Common use cases

Multi-player experiences: Two or more users in the same physical location share an ADF through a cloud service and then localize to the same coordinate frame. This allows multiple people to interact in the same physical space where all of their relative positions are known. The Tango APIs do not natively support data sharing in the cloud, but you can implement this through Google Cloud Storage and the Google Play Games API.

Location-aware shopping or other activities: A retail store manager makes an ADF of their store and then makes the ADF publicly available. Customers load the ADF, localize, and then use the device to navigate directly to products they are interested in.

Area Learning and using area descriptions are powerful features, and we’re excited to see how developers use them to offer new user experiences.

Using learning mode and loaded ADFs

The behavior of some aspects of the Tango APIs will vary depending on your settings for learning mode or whether you loaded an ADF.

In the table below, the two left columns specify whether you have learning mode on and whether you have loaded a previously stored ADF. You may or may not be able to save an ADF depending on the status of those two things. For example, if you don't have learning mode on, you cannot save an ADF. If you have learning mode on and have loaded an ADF, you can only save again after you have localized against the loaded ADF.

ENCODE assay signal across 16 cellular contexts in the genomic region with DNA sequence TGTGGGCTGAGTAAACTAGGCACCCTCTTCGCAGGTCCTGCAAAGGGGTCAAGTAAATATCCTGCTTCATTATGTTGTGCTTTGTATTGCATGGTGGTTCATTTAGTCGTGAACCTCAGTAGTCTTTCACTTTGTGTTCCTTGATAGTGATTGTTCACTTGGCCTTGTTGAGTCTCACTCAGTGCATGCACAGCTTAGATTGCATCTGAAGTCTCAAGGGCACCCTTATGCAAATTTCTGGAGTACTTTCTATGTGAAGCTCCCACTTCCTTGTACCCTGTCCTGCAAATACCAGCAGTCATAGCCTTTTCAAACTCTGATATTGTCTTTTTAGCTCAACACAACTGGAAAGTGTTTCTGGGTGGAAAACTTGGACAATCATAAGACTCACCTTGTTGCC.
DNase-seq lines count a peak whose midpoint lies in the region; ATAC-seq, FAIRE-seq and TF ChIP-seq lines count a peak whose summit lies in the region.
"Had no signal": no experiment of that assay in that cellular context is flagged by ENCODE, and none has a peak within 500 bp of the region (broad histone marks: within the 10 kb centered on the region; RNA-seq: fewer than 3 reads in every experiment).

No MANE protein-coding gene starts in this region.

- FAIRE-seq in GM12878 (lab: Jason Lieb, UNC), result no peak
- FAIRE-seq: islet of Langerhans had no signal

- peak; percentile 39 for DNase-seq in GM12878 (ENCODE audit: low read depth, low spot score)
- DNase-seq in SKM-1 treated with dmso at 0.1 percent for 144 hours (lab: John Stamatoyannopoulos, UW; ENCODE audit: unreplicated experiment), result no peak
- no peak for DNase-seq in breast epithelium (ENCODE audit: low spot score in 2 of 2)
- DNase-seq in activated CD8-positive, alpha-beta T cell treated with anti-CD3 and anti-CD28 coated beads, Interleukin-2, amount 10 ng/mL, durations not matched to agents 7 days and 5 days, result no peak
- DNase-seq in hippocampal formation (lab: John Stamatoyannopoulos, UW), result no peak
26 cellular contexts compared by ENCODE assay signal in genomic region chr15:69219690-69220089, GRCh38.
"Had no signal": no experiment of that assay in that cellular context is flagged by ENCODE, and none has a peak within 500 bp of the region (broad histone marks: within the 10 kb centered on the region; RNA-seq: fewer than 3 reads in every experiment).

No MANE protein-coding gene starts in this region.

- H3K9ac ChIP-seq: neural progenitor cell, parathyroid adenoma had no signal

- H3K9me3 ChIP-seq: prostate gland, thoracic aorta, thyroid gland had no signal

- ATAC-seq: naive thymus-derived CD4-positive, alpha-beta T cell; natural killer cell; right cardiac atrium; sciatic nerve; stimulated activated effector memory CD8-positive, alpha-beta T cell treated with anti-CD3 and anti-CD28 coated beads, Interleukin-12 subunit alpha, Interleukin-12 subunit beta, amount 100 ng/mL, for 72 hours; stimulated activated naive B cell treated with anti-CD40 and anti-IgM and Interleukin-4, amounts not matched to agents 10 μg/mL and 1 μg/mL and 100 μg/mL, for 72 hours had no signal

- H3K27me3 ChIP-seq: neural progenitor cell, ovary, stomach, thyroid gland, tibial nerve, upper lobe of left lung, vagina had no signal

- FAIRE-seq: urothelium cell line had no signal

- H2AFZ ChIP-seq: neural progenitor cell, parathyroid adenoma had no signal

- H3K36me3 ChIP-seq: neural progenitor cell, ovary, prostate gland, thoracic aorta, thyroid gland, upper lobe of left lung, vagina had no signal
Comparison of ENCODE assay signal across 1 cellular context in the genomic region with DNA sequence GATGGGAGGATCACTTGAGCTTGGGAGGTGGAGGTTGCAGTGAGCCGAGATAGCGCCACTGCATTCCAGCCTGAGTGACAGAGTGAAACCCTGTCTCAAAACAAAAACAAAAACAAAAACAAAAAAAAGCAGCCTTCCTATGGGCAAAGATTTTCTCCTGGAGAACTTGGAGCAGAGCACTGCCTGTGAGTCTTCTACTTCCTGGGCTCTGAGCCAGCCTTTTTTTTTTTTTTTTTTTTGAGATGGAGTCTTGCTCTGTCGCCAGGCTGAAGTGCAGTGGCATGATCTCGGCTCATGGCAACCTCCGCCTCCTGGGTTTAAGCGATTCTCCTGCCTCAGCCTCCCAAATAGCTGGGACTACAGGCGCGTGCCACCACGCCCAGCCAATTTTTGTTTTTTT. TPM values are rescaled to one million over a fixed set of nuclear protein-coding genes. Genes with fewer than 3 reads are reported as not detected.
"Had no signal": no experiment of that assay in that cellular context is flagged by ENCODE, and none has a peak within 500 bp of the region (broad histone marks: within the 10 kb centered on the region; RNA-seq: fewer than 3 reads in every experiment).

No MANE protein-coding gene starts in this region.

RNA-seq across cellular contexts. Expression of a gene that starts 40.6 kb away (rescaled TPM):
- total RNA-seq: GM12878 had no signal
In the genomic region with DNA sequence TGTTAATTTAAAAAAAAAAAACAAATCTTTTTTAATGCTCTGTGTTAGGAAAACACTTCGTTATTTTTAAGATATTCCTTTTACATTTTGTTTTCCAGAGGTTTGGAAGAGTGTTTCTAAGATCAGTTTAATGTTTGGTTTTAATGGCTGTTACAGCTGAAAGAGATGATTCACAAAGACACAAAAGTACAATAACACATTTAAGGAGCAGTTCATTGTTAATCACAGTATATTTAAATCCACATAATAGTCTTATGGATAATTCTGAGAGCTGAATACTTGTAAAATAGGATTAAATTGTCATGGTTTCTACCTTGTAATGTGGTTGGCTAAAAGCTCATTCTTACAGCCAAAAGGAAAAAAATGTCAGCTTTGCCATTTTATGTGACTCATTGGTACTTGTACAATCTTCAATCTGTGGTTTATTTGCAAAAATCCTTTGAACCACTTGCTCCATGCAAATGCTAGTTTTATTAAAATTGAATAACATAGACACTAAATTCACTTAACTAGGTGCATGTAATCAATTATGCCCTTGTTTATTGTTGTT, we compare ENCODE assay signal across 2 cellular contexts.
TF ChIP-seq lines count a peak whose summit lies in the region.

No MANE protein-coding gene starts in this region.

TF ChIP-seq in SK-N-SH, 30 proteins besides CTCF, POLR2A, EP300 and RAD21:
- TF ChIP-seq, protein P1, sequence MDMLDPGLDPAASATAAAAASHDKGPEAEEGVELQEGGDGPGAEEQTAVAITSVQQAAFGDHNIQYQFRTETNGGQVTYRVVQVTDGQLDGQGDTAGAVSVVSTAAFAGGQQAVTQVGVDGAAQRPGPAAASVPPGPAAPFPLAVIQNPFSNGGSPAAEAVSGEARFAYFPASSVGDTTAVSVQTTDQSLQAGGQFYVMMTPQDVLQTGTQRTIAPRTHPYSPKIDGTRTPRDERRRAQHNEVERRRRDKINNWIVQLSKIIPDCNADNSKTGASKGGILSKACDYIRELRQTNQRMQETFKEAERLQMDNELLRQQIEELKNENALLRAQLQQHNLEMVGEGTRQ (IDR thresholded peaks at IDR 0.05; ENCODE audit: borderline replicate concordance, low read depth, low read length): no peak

Also, if you aren't in learning mode and don't have an ADF loaded, you cannot get pose data using the TANGO_COORDINATE_FRAME_AREA_DESCRIPTION frame of reference. If you have an ADF loaded, you can get pose data from that frame of reference after the device localizes to the loaded ADF.

Is learning mode on? Is there an ADF loaded? Is pose data available for this frame of reference pair? Can you save an ADF?
Start of service to device Area description to device Area description to start of service
False False Available at start Not available Not available Cannot save area description.
True False Available at start Available at start* Available at start* Current area description saved with new UUID.
False True Available at start Available after localized Available after localized Cannot save area description.
True True Available at start Available after localized Available after localized You cannot save the area description until after you have localized against the loaded ADF.
When you save, it will create a new file with a new UUID.

*If tracking is lost, these frame of reference pairs will no longer be available. After service reset, the session functions as if learning mode is True and an ADF was loaded, where the area descriptions are those that were learned up to the loss of tracking. To continue using the area description frame of reference, you must localize against what you learned before the loss of tracking. You must also localize to include what you learned before tracking was lost when saving an ADF.